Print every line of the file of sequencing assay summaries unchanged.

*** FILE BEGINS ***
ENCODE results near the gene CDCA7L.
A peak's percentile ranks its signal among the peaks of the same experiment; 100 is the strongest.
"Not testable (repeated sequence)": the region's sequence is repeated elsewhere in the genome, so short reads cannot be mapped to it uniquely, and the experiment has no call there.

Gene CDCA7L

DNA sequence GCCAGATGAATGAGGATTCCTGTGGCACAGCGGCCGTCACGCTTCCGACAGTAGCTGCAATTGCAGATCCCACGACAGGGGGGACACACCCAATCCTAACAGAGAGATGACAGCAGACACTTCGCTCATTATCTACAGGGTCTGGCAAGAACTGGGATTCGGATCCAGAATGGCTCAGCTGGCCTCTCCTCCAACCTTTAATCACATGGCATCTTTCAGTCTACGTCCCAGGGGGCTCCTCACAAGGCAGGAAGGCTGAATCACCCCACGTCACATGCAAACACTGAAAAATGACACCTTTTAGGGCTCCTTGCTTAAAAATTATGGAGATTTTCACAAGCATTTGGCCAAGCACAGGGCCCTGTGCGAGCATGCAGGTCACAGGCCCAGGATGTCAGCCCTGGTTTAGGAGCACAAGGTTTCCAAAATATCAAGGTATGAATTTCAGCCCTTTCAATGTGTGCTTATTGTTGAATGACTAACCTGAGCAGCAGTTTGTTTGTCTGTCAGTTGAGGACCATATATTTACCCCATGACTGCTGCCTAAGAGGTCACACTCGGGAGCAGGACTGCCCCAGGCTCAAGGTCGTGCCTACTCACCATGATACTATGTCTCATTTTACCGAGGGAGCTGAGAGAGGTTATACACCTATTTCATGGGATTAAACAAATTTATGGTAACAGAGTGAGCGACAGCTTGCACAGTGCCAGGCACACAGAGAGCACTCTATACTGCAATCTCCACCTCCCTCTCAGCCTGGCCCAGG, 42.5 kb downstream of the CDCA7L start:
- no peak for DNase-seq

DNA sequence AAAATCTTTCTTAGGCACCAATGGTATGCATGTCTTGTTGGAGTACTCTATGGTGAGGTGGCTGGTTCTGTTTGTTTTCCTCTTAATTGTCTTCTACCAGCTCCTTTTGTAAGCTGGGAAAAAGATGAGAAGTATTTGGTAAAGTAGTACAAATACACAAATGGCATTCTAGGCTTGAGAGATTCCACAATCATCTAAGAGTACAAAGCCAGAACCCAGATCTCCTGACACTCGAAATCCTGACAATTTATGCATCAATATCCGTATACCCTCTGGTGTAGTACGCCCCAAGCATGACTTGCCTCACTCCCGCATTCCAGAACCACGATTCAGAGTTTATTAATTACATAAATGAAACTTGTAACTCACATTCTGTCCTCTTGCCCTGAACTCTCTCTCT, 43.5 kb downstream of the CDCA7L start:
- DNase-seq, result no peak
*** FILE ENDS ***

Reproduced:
ENCODE results near the gene CDCA7L.
A peak's percentile ranks its signal among the peaks of the same experiment; 100 is the strongest.
"Not testable (repeated sequence)": the region's sequence is repeated elsewhere in the genome, so short reads cannot be mapped to it uniquely, and the experiment has no call there.

Gene CDCA7L

DNA sequence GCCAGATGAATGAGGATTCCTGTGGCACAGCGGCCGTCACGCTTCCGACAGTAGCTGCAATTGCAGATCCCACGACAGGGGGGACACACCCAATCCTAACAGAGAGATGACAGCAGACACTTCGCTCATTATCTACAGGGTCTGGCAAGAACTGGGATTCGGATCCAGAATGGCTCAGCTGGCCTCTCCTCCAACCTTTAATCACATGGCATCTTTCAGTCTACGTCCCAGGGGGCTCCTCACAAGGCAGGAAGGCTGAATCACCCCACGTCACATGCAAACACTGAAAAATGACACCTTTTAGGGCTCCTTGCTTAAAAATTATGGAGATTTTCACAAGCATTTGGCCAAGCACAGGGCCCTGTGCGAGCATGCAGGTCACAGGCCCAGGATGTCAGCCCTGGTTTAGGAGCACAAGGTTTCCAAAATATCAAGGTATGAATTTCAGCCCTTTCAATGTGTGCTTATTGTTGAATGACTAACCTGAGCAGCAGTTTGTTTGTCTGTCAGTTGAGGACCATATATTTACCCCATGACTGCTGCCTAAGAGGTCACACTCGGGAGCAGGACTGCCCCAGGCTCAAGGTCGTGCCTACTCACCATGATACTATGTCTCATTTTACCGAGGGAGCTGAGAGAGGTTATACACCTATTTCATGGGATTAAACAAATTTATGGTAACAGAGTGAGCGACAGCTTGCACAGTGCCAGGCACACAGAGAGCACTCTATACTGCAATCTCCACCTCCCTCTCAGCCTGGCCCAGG, 42.5 kb downstream of the CDCA7L start:
- no peak for DNase-seq

DNA sequence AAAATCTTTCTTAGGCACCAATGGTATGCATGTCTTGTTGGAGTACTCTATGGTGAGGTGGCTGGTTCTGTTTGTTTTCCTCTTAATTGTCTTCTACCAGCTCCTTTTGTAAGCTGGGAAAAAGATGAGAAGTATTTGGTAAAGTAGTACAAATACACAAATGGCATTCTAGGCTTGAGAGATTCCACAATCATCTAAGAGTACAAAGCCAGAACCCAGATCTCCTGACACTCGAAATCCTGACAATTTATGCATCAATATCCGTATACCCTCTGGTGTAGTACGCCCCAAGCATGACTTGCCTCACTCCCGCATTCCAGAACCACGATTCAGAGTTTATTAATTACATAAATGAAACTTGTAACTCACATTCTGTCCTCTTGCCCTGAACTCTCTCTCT, 43.5 kb downstream of the CDCA7L start:
- DNase-seq, result no peak